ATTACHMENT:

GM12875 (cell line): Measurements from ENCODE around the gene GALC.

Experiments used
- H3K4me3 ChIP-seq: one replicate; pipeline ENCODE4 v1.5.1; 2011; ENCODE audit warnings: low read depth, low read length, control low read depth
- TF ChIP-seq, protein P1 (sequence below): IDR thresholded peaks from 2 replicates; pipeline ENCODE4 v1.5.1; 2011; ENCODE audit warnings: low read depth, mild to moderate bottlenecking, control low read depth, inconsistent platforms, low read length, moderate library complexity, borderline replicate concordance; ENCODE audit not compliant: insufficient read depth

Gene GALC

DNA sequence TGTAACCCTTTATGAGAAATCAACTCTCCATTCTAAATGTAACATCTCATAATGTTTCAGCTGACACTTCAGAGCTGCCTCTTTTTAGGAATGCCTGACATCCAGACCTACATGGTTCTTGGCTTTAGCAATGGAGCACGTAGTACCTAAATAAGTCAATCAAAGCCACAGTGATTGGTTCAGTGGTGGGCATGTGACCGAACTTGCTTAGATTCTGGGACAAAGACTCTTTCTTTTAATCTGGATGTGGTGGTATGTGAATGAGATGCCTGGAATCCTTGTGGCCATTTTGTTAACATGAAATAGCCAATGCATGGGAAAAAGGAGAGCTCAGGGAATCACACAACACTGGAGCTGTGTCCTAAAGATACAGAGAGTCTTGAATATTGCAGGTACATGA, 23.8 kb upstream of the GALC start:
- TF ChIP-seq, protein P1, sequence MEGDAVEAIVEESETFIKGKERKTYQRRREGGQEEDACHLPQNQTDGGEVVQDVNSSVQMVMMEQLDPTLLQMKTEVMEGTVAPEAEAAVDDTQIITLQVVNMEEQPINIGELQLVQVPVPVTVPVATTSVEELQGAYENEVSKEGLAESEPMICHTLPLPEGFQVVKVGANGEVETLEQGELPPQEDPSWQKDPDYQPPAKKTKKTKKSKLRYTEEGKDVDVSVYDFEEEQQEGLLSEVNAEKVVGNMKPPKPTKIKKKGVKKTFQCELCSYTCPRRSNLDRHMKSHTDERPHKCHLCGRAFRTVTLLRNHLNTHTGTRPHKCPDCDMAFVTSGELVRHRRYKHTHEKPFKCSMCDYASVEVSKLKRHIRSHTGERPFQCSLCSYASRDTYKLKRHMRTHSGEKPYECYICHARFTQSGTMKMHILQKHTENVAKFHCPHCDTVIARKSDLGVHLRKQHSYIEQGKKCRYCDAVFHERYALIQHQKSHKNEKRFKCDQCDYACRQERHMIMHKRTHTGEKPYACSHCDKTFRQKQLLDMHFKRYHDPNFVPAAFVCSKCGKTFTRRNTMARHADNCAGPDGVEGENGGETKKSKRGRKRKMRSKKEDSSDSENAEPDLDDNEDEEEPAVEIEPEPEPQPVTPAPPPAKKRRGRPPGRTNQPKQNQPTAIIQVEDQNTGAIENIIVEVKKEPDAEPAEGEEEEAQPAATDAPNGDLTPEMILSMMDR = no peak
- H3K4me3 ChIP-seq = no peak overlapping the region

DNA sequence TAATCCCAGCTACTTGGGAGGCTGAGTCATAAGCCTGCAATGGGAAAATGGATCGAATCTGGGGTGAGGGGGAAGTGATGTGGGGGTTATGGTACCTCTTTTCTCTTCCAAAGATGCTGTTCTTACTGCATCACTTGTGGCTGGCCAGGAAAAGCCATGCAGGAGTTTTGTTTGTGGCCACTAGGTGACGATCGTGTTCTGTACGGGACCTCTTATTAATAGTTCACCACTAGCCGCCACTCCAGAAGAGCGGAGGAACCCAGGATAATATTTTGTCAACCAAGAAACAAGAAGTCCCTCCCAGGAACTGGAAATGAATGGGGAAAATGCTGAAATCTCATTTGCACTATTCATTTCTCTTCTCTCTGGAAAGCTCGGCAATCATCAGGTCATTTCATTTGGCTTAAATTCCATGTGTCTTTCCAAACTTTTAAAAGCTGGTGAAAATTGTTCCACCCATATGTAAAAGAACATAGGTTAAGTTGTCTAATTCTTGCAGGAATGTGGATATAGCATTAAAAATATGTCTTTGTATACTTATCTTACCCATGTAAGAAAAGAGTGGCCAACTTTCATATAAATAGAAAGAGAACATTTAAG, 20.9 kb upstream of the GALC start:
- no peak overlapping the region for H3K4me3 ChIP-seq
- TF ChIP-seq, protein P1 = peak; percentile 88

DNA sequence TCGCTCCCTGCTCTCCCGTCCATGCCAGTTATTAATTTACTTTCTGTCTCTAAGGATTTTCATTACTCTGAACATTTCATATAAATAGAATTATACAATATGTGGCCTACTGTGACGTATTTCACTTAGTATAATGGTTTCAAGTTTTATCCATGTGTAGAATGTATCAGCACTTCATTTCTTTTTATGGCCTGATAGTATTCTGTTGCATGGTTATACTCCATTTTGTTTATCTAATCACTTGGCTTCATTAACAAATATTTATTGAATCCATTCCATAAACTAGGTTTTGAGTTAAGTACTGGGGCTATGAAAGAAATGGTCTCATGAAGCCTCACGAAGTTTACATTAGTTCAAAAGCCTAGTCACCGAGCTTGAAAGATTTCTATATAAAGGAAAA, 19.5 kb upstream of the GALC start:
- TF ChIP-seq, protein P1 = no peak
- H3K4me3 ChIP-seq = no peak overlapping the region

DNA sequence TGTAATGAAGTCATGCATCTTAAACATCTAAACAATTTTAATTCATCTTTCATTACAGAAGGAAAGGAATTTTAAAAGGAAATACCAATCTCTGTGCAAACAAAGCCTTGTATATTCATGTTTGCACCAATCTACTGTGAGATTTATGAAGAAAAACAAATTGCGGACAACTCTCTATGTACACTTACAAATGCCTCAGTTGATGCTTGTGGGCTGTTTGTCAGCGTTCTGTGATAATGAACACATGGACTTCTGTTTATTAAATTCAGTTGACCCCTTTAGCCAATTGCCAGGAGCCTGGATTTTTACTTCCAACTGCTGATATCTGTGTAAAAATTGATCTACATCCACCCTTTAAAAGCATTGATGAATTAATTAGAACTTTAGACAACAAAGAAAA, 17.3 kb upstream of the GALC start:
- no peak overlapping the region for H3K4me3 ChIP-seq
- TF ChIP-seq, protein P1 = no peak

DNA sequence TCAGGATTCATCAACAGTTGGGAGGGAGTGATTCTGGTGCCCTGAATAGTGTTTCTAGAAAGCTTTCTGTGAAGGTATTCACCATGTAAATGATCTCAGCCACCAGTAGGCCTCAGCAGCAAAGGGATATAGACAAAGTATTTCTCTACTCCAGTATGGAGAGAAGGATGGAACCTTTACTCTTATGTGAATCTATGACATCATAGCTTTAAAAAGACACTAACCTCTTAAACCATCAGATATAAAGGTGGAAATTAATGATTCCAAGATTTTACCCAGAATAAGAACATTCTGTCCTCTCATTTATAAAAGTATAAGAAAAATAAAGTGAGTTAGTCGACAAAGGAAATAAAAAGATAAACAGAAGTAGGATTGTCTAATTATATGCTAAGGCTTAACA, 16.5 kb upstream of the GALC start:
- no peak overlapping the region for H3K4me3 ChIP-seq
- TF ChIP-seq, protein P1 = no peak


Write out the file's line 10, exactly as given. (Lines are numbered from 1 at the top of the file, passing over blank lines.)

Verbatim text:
- no peak overlapping the region for H3K4me3 ChIP-seq